August '05

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All Reviews by Jason Aaron


When plans were first announced for a film based on the mature readers comic series Hellblazer, comic fans were incensed that their favorite blond, British magician John Constantine was to be played by brunette, American Keanu Reeves. However, after seeing the finished film, those fans realized that the star’s accent and hair color should have been the least of their worries.

The Constantine of the comics is a dark, complex conman and arrogant, chain-smoking, street-wise troublemaker whose feats of magic are usually pretty down to earth, even when he’s tangling with demons, angels and talking swamp creatures. The film version of Constantine is a cross between The Exorcist and James Bond, fighting demons with a wealth of occult gadgets, like holy brass knuckles and a gun that shoots dragon’s breath and sanctified bullets. The plot involves the discovery of the powerful Spear of Destiny, the spear that pierced the side of Christ, which turns up in Mexico, wrapped in a Nazi flag (?), launching plans for demons to start invading the earth.

This is the first film for director Francis Lawrence, who previously directed videos for Britney Spears and Will Smith, and he imbues Constantine with all the slick visuals and vacuous content of the standard music video. This is a comic book movie that’s actually more “comic bookie” than the comic book it’s based on. (R) Rating: 2


Unless you count 1981’s The Hand, about a comic book artist’s severed hand that goes on a murder streak, then Alexander is Oliver Stone’s worst film as a director. Has the once venerable director, the genius who previously brought us JFK, Platoon and Nixon, finally jumped the shark? His upcoming 9-11 project will tell us for sure, but for now we’re left to ponder the sloppy, bloated mess that is his biopic of Alexander the Great.

Angelina Jolie still looks sexy, even with snakes crawling all over her. That’s about the only positive thing I can think to say about this train wreck, which Stone labored on for years. The narrative is disjointed and severely lacking in tension, the battle scenes are bland and uninspired, despite being massive in scale, and in the title role, Colin Farrell displays less charisma and emotion than a Muppet. The once maverick Stone is obviously floundering as a storyteller. How else do you explain a Director’s Cut of the film that’s actually eight minutes SHORTER than the theatrical version? (R) Rating: 1

Sin City

Films based on comic books are an awfully hot property these days, and while Sin City can’t lay claim to being the best of the bunch, it’s without a doubt the most faithful adaptation.

Co-directors Robert Rodriquez and Frank Miller (writer/artist of the Sin City comics) used the actual comic books as the film’s shooting script and even went so far as to set up their shots to mirror the comic panels. The stark, film noir look of Miller’s art is brought to screen using computer generated backgrounds and digitally manipulated color tones. Sin City teems with vibrant blacks and only occasional splashes of color: blue eyes, a red dress and the sickly yellow skin of a deformed psychopath. The violent stories and hard-boiled characters of Sin City will seem over-the-top and clichéd to some, but if you’re the type that’s at peace with the twisted side of your sense of humor, then you’ll love it.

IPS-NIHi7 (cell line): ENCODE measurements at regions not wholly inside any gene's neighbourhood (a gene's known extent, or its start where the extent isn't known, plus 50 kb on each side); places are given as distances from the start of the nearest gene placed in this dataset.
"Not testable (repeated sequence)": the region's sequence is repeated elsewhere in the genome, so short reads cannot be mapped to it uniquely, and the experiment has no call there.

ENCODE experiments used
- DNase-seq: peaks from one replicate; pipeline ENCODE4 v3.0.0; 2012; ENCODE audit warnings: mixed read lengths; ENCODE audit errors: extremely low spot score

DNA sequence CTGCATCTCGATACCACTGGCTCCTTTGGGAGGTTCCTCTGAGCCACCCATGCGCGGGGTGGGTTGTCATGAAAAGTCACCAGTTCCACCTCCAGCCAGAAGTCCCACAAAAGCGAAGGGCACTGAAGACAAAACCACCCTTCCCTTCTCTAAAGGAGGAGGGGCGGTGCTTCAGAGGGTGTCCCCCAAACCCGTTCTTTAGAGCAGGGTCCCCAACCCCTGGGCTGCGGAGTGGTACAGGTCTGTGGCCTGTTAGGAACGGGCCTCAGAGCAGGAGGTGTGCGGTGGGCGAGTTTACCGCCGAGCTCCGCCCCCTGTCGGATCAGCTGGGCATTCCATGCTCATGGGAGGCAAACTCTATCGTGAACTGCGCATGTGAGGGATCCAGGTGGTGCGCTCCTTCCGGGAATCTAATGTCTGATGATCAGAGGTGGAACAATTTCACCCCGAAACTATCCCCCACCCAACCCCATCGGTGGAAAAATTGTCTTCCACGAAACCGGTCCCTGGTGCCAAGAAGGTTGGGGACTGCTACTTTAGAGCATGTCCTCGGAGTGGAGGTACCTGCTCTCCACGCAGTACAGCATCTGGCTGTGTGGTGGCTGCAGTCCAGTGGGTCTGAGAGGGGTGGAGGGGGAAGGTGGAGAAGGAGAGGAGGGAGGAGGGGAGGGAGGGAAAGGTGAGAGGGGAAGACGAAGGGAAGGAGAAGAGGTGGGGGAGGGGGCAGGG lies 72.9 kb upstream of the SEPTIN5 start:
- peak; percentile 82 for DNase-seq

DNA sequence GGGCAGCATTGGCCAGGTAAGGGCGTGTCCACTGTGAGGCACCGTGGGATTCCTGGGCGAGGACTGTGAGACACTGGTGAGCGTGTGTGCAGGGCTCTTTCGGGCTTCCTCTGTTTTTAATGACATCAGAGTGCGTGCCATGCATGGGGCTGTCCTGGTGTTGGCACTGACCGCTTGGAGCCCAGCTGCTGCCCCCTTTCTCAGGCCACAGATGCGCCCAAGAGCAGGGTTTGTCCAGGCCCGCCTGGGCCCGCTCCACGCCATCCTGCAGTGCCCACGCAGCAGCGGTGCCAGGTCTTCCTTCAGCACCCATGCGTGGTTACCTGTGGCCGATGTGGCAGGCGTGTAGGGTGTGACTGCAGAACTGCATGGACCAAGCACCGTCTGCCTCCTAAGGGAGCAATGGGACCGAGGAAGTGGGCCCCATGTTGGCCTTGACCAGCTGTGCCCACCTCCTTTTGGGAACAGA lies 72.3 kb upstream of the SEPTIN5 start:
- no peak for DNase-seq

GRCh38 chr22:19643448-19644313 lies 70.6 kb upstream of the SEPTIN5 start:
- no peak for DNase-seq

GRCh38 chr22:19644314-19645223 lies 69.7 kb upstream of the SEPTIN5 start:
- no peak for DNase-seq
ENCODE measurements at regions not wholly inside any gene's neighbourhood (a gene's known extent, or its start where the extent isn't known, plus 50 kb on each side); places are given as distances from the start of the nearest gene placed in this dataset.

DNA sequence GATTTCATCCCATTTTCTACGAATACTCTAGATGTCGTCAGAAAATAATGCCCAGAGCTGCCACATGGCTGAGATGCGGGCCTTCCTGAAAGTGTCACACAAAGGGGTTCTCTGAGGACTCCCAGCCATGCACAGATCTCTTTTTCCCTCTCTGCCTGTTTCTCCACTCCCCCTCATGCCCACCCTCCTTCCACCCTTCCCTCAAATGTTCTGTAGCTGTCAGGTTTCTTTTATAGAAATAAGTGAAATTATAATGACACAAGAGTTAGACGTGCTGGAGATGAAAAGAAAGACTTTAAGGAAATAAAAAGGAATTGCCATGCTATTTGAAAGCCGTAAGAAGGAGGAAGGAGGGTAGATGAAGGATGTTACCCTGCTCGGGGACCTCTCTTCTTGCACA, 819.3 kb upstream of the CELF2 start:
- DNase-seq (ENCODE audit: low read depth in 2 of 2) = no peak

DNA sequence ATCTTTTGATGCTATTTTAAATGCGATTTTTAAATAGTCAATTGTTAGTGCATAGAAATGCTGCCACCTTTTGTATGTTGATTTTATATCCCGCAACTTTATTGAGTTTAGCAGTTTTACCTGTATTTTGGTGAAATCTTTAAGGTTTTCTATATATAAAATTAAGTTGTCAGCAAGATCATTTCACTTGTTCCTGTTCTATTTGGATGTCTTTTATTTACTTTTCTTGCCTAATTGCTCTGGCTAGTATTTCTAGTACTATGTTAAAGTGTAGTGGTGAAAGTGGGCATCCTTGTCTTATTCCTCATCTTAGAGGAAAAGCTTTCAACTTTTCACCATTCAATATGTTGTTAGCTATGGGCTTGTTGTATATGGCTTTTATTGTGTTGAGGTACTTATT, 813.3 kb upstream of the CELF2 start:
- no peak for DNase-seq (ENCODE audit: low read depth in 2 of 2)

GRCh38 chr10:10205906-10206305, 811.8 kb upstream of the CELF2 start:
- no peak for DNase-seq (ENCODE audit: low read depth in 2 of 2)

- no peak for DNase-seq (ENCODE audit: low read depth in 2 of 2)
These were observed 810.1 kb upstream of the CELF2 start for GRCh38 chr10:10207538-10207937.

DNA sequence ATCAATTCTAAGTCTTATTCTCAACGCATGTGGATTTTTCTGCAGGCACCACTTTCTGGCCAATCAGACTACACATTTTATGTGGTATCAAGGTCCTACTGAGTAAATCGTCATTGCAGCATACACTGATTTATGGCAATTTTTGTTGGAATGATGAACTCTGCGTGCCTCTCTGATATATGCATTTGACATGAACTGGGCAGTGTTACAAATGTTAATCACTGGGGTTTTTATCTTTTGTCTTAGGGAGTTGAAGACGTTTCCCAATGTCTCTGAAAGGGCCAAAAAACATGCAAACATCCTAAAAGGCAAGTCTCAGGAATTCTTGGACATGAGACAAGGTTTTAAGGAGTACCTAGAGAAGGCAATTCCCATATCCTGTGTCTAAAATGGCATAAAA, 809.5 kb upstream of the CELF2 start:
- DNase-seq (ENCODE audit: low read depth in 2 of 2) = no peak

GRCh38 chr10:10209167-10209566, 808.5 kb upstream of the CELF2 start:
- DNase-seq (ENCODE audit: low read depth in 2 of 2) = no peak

Mickey Rourke, Clive Owen and Bruce Willis all play tough-as-nails brawlers with soft spots for bad girls in trouble. The rest of Sin City’s residents include deranged killers, crooked cops, strippers in distress and prostitutes armed to the teeth, among other lovable lowlifes. (R) Rating: 4

A Face in the Crowd

Director Elia Kazan is known as much for his capitulation with the House Un-American Activities Committee in the 1950s as he is for his classic films such as On the Waterfront and A Streetcar Named Desire. Even if you hate the man, you can’t deny the power of his work, in particular his lesser-known masterpiece, A Face in the Crowd.

A remarkably prescient drama about the foreboding power of television, A Face in the Crowd seems just as fresh today as it did in 1957. The film stars Andy Griffith, in his first acting role, as a simple-minded Arkansas jailbird who’s propelled to TV super stardom almost overnight and quickly becomes drunk with power. Griffith’s performance is raw and shocking, especially since most viewers today know him only as good-natured Sheriff Andy from the town of Mayberry.

His performance, like the film itself, is unforgettable. A Face in the Crowd is a landmark work of art whose relevancy and power have only grown over the years. (NR) Rating: 5



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